In this study, vitamin D levels were found to influence the achievement of viral clearance after antiviral therapy in patients with chronic HCV infection. In particular, there was a highly significant association between progressively lower baseline serum vitamin D levels and the rates of viral clearance. This outcome was evident in all HCV genotypes but was particularly important in patients infected by difficult-to-treat genotypes, as reported by Petta et al.12 Interestingly, baseline vitamin D affects not only SVR but also the earliest treatment milestones of RVR and cEVR. RVR has been claimed as a strong predictor of SVR in difficult-to-treat HCV genotypes;27, 28 consequently, one might hypothesize that the predictive role of baseline serum vitamin D on the attainment of SVR could derive from the strong association found between vitamin D and RVR attainment. Hypothetically, vitamin D levels might be assessed before starting antiviral therapy, which should be initiated only in the presence of normal serum vitamin D values; in the presence of vitamin D deficiency, it might be preferable to correct the deficiency before starting antiviral therapy. The supposed relationship between the rapid slope of the HCV RNA level after therapy initiation and vitamin D suggests that the latter could amplify the immunological effect of IFN. In fact, beyond the classical actions related to calcium homeostasis and bone metabolism, vitamin D has emerged as a key regulator of the innate immunity response in humans.23, 29, 30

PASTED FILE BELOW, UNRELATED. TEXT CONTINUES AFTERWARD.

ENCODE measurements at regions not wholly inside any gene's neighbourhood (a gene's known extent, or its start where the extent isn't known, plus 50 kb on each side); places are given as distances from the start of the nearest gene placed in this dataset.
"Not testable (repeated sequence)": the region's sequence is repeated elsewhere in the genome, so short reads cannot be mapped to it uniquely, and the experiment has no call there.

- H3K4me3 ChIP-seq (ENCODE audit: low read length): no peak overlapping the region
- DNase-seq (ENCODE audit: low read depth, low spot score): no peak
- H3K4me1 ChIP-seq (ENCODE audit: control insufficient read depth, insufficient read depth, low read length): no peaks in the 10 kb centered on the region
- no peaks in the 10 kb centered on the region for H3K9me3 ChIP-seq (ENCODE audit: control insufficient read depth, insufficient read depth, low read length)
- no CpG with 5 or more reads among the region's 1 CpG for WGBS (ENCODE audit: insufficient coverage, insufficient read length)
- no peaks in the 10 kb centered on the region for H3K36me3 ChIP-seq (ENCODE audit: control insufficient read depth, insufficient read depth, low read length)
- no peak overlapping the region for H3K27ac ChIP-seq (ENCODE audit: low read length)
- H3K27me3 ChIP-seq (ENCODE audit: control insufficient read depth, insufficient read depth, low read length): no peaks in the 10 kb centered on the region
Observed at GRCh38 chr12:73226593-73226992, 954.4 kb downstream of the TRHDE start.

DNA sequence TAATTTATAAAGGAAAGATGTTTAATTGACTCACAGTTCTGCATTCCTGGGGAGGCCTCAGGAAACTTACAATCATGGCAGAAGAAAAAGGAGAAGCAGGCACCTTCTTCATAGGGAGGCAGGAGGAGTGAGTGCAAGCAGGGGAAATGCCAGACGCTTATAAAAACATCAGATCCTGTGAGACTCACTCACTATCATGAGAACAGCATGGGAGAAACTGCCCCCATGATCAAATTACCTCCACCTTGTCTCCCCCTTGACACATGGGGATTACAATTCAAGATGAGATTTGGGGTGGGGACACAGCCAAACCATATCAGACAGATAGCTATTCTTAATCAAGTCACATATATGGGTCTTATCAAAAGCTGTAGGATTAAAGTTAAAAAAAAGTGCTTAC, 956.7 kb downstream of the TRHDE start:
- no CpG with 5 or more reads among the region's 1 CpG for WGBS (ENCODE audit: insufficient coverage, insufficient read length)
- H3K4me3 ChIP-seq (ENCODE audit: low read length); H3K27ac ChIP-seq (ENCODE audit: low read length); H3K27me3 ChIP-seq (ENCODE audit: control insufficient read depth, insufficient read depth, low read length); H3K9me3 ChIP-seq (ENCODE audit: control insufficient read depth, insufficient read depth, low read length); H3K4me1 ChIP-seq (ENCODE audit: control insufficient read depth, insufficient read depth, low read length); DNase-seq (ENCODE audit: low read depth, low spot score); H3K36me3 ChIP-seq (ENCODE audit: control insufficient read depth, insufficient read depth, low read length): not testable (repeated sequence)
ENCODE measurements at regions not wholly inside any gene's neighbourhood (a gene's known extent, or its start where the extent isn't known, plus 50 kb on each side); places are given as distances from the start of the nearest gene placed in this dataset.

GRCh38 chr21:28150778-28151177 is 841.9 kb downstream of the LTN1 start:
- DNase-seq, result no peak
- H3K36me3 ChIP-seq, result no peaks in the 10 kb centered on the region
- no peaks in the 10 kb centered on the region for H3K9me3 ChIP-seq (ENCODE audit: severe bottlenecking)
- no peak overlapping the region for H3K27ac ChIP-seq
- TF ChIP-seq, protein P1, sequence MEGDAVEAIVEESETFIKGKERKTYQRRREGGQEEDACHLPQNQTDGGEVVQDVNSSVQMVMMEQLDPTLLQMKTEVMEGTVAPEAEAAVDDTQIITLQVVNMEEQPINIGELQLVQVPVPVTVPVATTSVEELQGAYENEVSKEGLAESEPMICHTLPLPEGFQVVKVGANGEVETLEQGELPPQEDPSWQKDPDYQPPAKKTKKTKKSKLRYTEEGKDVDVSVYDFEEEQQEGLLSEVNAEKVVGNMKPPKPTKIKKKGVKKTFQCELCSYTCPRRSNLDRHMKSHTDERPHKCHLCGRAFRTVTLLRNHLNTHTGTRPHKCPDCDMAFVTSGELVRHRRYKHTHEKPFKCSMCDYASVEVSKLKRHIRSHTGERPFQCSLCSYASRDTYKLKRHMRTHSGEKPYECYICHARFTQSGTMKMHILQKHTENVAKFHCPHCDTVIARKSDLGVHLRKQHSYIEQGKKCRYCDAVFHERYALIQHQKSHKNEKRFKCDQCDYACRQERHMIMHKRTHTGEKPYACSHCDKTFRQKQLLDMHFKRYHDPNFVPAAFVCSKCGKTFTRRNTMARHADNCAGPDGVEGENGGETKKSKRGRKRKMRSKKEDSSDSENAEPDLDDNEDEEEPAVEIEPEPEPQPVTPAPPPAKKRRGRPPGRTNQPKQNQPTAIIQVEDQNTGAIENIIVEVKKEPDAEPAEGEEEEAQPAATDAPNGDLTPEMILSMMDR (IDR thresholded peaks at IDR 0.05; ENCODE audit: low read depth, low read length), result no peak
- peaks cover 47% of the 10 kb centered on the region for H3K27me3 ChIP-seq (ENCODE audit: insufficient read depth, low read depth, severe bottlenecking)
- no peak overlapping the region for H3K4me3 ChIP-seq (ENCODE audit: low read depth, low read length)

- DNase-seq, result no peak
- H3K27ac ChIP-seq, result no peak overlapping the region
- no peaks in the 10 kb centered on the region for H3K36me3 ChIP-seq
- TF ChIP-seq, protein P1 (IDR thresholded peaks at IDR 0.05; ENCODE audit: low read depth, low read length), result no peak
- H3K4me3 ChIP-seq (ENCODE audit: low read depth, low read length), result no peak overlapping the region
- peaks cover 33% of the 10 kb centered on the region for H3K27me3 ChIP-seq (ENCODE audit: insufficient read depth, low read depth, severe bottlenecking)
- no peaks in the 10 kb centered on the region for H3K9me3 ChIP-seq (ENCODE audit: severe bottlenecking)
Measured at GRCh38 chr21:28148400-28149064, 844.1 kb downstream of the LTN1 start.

Can pretreatment serum vitamin D determination be a useful adjunct to IL-28B rs12979860 C/T polymorphism evaluation in managing the treatment options for patients with chronic hepatitis C? This study demonstrated that the vitamin D level and the IL-28B rs12979860 C/T polymorphism are two independent predictors of SVR achievement in difficult-to-treat HCV genotypes. Moreover, our results clearly illustrate that these two predictors, being completely independent of each other, may be usefully combined to enhance the ability to identify patients who will respond to treatment. Compared with patients carrying the IL-28B rs12979860 C/C genotype and who have a normal vitamin D level, vitamin D deficiency identifies patients with a lower probability of SVR attainment. Furthermore, carrying at least one T allele along with vitamin D deficiency was associated with the lowest probability of attaining the same viral endpoint.